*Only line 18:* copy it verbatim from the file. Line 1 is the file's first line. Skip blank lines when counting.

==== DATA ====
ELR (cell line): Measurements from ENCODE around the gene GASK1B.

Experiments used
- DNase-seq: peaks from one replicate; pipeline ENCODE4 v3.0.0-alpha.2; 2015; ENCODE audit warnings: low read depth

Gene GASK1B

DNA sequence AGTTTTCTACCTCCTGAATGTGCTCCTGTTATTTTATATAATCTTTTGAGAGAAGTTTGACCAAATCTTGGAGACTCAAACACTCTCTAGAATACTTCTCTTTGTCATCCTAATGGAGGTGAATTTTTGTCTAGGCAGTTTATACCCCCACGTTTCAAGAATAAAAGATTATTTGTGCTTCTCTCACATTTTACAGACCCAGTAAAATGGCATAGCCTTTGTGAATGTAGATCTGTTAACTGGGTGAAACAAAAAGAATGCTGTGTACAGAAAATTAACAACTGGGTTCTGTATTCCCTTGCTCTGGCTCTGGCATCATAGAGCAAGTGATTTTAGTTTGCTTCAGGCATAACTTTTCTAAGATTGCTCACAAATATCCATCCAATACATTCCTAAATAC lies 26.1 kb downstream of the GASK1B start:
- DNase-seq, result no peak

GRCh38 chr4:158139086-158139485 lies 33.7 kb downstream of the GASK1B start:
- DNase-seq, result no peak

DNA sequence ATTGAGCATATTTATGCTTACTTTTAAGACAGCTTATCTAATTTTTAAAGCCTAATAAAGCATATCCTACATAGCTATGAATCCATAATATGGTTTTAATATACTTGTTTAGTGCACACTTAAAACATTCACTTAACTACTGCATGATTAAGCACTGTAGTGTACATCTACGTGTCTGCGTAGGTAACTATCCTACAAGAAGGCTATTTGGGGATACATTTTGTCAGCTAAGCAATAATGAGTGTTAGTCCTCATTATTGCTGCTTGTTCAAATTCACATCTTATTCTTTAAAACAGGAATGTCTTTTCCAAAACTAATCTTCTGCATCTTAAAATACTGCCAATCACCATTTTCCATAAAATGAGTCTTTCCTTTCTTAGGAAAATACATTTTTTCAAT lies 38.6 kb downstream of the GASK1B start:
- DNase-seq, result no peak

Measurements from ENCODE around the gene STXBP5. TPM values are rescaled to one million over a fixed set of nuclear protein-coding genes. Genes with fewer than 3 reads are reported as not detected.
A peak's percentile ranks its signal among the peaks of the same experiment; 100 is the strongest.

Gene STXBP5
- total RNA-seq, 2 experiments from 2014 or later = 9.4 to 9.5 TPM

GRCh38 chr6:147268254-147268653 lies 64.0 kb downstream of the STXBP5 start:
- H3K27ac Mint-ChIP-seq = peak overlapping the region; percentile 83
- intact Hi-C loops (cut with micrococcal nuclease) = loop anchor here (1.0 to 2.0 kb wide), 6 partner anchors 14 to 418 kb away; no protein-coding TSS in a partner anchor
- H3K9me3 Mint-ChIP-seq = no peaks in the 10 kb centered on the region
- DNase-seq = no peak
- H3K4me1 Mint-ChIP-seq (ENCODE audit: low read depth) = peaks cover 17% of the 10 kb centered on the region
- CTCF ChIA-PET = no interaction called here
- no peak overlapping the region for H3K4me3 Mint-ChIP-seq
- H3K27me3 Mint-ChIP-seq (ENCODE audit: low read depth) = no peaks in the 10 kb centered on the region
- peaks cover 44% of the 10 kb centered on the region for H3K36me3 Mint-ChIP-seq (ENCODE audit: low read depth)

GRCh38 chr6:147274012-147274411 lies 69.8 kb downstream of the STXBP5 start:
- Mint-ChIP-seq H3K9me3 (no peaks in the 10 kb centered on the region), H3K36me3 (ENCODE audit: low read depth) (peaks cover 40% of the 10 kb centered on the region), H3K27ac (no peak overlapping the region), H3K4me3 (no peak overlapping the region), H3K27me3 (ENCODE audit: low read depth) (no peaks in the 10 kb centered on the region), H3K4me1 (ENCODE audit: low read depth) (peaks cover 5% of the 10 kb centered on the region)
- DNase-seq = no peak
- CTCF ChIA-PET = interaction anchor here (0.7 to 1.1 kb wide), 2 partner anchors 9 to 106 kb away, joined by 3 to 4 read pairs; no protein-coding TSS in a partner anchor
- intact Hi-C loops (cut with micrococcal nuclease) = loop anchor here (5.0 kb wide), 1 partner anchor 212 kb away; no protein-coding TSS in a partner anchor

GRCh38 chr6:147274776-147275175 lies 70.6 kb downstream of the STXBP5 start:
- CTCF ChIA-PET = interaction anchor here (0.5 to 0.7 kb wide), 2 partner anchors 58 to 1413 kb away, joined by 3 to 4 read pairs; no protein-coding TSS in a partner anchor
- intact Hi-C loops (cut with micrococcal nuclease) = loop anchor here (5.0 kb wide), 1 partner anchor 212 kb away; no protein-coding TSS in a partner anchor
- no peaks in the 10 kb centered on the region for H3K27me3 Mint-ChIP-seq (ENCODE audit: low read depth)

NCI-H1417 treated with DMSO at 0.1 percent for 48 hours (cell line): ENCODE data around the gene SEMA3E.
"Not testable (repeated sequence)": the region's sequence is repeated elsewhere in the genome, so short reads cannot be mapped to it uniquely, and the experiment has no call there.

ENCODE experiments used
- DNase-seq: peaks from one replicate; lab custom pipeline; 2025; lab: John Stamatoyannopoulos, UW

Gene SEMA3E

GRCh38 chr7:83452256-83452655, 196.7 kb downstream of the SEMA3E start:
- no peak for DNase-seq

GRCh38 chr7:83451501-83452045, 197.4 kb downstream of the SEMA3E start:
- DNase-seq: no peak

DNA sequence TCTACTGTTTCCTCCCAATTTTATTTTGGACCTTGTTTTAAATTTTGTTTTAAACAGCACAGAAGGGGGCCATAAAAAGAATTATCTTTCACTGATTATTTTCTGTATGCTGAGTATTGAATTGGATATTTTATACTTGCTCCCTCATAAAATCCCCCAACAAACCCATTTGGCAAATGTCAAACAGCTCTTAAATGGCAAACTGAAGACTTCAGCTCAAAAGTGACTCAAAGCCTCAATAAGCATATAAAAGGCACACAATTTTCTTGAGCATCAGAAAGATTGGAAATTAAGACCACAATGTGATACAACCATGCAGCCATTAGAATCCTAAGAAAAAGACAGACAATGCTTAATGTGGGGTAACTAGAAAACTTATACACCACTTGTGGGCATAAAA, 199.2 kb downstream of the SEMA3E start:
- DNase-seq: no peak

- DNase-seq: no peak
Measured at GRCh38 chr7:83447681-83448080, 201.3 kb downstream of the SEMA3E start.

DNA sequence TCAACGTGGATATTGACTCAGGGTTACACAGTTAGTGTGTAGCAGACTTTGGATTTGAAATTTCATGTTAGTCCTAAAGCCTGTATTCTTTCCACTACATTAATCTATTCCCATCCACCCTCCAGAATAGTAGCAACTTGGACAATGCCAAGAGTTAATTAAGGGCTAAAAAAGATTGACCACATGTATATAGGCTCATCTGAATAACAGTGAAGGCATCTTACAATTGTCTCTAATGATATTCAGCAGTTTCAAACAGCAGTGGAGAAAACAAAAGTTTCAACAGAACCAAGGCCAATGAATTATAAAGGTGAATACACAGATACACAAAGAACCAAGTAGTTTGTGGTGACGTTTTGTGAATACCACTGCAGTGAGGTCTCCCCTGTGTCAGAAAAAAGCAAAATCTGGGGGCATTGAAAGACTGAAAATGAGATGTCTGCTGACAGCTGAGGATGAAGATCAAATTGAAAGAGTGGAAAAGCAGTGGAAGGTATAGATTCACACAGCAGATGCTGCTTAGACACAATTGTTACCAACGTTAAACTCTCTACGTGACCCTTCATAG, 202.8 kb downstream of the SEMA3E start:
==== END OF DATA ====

- H3K9me3 Mint-ChIP-seq = no peaks in the 10 kb centered on the region